Explanation and Example of Tactical Overlay #1
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The technical overlay is a combination of mathematics, technical indicators employed, and the data series utilized to execute the strategy. The technical overlay seeks to identify inflection points and thus “triggers” the risk-on/risk-off posture of the portfolio. When the technical overlay indicates a risk-on posture, the strategy is invested in the underlying investment. When the technical overlay indicates a risk-off posture, the strategy is invested in the AGG (Barclay Aggregate Bond Index).
The strategy utilizes a series of intermediate exponential moving averages of US equity closing prices to determine inflection points. When these averages cross, risk-on and risk-off points are triggered. Multiple scenarios were tested and this methodology provided advantageous trigger points that avoid material downside returns while participating in most of the up-side. Moving Average Convergence Divergence (MACD) is a trend following and momentum indicator that measures rates of change between two EMAs. The MACD measures technical indicators across a different time series to indicate and subsequently validate a buy or sell signal.
In layman’s terms…Overlay #1 has a system in place that will generate a signal indicating it’s time to sell (go risk-off) and when to buy back in (to go risk-on).
The following is an example when using Overlay #1 on a very interesting 30-stock strategy who’s benchmark is the S&P 500. To learn more about the 30-stock strategy, click here. The example time frame below is 01-01-2003 to 01-01-2011. The Risk Score, max drawdown, and CAGR come from the OnPointe Risk Analyzer software.
What should jump out at readers is that the risk score is 26 vs. 72, the drawdown is 13.91% vs. 50.75% and the CAGR is 32.81% vs. 6.82%. This is the perfect storm (in a good way) when you are looking for a strategy with less risk and more upside than a particular benchmark.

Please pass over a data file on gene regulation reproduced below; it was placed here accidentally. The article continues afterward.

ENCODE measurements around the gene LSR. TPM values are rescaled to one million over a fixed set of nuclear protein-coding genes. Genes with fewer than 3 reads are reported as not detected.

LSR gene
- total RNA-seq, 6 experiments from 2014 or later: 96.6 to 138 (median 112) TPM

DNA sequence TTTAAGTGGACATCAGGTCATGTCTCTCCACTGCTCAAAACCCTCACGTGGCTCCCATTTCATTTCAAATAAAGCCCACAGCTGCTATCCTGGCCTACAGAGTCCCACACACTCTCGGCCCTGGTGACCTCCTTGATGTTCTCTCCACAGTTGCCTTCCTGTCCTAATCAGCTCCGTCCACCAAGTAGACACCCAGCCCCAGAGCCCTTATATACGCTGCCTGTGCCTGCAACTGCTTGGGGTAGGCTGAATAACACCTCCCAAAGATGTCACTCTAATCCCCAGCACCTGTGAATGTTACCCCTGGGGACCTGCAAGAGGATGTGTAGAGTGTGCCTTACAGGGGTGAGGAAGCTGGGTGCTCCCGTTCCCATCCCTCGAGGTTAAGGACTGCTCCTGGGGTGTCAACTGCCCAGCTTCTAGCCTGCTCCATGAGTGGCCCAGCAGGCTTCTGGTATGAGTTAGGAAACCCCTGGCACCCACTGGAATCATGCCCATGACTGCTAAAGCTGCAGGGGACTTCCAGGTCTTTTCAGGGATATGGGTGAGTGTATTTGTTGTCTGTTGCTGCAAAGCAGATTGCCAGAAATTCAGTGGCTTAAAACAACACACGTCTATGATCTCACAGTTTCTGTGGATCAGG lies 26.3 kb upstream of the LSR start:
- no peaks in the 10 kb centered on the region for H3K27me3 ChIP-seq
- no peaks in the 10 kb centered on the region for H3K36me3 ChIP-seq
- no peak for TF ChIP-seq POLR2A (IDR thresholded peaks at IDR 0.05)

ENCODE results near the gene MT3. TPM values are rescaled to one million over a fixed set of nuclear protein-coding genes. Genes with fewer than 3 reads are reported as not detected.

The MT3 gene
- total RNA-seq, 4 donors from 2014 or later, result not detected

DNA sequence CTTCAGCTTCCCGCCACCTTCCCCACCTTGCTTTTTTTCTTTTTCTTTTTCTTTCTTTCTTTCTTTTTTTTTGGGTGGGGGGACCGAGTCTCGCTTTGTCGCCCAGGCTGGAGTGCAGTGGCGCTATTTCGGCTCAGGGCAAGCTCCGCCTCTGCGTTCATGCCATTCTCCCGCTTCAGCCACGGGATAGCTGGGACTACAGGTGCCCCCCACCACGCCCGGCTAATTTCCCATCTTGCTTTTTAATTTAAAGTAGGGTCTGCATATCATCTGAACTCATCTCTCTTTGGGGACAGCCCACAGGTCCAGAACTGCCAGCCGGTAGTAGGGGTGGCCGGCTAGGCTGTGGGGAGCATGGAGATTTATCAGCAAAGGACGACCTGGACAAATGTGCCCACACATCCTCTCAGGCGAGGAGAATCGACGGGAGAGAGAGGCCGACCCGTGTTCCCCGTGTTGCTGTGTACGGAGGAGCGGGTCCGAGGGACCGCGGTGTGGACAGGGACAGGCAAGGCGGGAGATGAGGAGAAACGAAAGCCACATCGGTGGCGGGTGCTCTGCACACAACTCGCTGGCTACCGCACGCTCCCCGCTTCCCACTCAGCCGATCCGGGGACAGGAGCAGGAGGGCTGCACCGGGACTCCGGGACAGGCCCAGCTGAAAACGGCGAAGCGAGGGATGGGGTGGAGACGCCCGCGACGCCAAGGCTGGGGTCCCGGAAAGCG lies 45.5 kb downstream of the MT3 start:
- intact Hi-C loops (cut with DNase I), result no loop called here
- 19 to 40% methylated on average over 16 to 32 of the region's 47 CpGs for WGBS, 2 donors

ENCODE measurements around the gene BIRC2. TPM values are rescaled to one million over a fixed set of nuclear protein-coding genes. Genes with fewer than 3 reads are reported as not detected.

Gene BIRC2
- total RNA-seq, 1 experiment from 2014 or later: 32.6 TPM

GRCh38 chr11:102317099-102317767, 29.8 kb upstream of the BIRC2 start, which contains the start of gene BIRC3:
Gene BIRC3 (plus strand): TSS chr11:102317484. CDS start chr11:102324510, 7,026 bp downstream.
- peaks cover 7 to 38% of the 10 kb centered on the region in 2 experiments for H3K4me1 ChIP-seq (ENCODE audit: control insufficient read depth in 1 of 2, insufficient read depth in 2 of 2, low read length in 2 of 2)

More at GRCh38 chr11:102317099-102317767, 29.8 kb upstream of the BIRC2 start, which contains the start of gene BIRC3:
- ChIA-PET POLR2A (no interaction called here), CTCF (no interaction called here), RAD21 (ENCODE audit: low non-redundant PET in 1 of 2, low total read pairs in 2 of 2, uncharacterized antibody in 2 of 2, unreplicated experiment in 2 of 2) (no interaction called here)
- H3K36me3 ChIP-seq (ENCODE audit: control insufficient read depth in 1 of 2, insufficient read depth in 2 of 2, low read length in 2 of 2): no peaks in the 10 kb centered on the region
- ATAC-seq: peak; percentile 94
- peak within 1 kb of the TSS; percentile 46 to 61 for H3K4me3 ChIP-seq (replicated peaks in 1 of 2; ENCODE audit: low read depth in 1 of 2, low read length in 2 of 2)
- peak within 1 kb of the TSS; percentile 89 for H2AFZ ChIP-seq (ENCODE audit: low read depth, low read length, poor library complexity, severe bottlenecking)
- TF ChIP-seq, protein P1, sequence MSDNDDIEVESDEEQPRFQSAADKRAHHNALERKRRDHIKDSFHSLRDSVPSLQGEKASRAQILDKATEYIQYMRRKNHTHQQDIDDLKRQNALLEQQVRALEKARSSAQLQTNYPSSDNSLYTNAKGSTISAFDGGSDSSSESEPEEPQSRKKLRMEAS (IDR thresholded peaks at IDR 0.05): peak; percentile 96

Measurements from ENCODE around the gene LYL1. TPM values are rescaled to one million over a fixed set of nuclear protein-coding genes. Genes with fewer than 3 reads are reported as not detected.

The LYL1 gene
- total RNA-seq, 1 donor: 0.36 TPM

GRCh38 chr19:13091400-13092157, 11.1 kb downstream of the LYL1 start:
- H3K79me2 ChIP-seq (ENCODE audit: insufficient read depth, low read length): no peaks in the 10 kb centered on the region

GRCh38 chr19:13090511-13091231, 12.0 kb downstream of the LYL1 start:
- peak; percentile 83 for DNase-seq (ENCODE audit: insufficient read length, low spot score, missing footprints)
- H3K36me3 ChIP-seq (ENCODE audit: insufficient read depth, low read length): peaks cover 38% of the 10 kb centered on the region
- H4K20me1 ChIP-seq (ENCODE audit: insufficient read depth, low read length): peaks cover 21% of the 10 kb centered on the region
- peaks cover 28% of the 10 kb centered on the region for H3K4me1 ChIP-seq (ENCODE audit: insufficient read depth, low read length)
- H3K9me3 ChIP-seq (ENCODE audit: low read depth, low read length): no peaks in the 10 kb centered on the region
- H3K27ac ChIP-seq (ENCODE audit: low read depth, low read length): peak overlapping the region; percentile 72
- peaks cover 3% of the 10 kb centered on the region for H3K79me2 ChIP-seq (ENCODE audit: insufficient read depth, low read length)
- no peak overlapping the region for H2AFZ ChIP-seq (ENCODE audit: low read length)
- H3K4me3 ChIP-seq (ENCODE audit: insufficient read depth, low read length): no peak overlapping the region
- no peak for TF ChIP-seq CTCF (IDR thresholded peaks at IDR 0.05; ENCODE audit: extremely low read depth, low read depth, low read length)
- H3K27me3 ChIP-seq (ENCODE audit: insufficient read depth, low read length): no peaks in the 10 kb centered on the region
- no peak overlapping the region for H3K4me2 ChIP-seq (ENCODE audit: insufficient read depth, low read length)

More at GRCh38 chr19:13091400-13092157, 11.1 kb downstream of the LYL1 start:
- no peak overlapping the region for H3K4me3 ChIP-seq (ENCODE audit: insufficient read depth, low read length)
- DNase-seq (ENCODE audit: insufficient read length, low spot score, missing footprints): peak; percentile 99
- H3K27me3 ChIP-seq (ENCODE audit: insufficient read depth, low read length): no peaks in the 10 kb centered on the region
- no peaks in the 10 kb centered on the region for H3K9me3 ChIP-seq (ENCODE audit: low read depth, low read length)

If you wondered what the 30-stock strategy looks like without the overlay for the same time period, look at the following image. It’s still a very interesting strategy that many consumers would have rather been in than the S&P 500, but when add the tactical overlay it significantly lowers the maximum drawdown risk and also increases the return.
The question then becomes to advisors (especially those who are fiduciaries), should you learn more about using tactical overlay #1 on passives investment strategies. The answer should be abundantly clear.
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Due keep in mind that past performance is no guarantee of future performance. You should do your due diligence on this tactical overlay to determine if it can give you a better chance of helping your client generate the returns they are seeking but with less drawdown risk.
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Use a Tactical Overlay to Provide Drawdown Insurance for Buy & Hold Strategies
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